Hospitals fail to provide basic care to over-50s, particularly if they are old and frail, research has suggested.
By Sarah Knapton
Last Updated: 6:21AM BST 15 Aug 2008
Experts found a significant disparity in the treatment offered to patients with conditions like osteoporosis and incontinence compared with heart disease or diabetes.
Dr Nick Steel, senior lecturer in primary care at the University of East Anglia, who led the study, said: "One of the conditions that came out worst was osteoarthritis, where we asked people if they'd received basic advice such as doing exercises to control the condition, and whether they had effective pain relief."
The research, published in the British Medical Journal (BMJ) found that the quality of healthcare for people with common health conditions "varied substantially by condition".
Scores on the quality of care ranged from 83% for heart disease to 29 per cent for osteoarthritis.
Gordon Lishman, director general of Age Concern, said: "These figures show that age discrimination within the NHS is still rife. The system is therefore clearly failing thousands of older people."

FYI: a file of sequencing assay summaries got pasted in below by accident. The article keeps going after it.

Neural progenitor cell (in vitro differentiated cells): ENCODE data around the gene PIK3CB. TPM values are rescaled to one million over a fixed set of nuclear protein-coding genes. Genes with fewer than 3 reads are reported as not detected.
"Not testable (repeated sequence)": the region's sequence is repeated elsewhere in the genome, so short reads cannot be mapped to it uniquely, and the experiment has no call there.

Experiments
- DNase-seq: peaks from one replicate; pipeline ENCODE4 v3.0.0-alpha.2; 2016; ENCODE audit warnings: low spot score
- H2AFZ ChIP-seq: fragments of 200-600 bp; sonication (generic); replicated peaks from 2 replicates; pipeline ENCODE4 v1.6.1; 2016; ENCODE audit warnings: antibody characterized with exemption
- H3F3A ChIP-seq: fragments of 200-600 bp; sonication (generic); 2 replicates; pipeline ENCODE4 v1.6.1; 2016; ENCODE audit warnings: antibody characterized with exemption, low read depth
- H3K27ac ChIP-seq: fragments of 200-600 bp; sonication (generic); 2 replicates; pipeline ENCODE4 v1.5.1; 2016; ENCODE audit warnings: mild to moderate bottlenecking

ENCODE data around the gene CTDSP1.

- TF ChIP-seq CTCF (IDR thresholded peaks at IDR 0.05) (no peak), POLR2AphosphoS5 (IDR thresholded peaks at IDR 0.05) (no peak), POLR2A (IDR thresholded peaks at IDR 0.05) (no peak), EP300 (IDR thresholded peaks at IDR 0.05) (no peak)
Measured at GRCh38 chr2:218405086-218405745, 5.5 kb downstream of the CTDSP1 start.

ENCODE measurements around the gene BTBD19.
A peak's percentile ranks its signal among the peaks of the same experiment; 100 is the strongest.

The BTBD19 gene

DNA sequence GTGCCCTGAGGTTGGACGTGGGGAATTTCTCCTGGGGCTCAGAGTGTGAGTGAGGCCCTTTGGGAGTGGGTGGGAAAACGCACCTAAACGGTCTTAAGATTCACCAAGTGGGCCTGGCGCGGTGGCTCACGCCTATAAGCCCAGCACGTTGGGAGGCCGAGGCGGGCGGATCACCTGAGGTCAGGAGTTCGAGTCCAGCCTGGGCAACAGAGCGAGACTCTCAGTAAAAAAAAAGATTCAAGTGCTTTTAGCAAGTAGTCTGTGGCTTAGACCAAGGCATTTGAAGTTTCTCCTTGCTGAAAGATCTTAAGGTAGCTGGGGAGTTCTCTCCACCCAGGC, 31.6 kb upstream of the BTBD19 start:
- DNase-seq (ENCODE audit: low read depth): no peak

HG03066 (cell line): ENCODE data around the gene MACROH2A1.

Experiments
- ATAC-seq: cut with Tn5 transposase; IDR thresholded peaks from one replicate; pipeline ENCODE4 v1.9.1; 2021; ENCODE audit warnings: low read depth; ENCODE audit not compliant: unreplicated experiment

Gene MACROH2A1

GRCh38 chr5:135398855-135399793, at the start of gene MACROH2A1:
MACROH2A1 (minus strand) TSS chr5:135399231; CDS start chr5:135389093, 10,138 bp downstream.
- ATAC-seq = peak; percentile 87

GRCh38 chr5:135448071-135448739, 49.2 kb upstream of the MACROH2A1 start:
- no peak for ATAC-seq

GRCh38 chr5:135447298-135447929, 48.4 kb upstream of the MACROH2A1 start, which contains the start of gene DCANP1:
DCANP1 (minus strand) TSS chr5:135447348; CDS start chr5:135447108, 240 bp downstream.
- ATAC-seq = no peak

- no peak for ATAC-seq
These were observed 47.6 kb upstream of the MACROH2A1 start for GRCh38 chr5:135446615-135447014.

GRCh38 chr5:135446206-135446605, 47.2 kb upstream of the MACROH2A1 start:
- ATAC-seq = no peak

The study, which involved 8,688 people, examined 13 different health conditions including heart disease, diabetes, stroke, depression and osteoarthritis.
The researchers found that substantially more care was provided for general medical conditions 74 per cent than for geriatric conditions 57 per cent.
Kate Jopling, head of public affairs at Help the Aged, said: "These depressing results show that when it comes to healthcare, all too often older people and the conditions that affect them come far down the pecking order. Yet again, ageism rears its ugly head."
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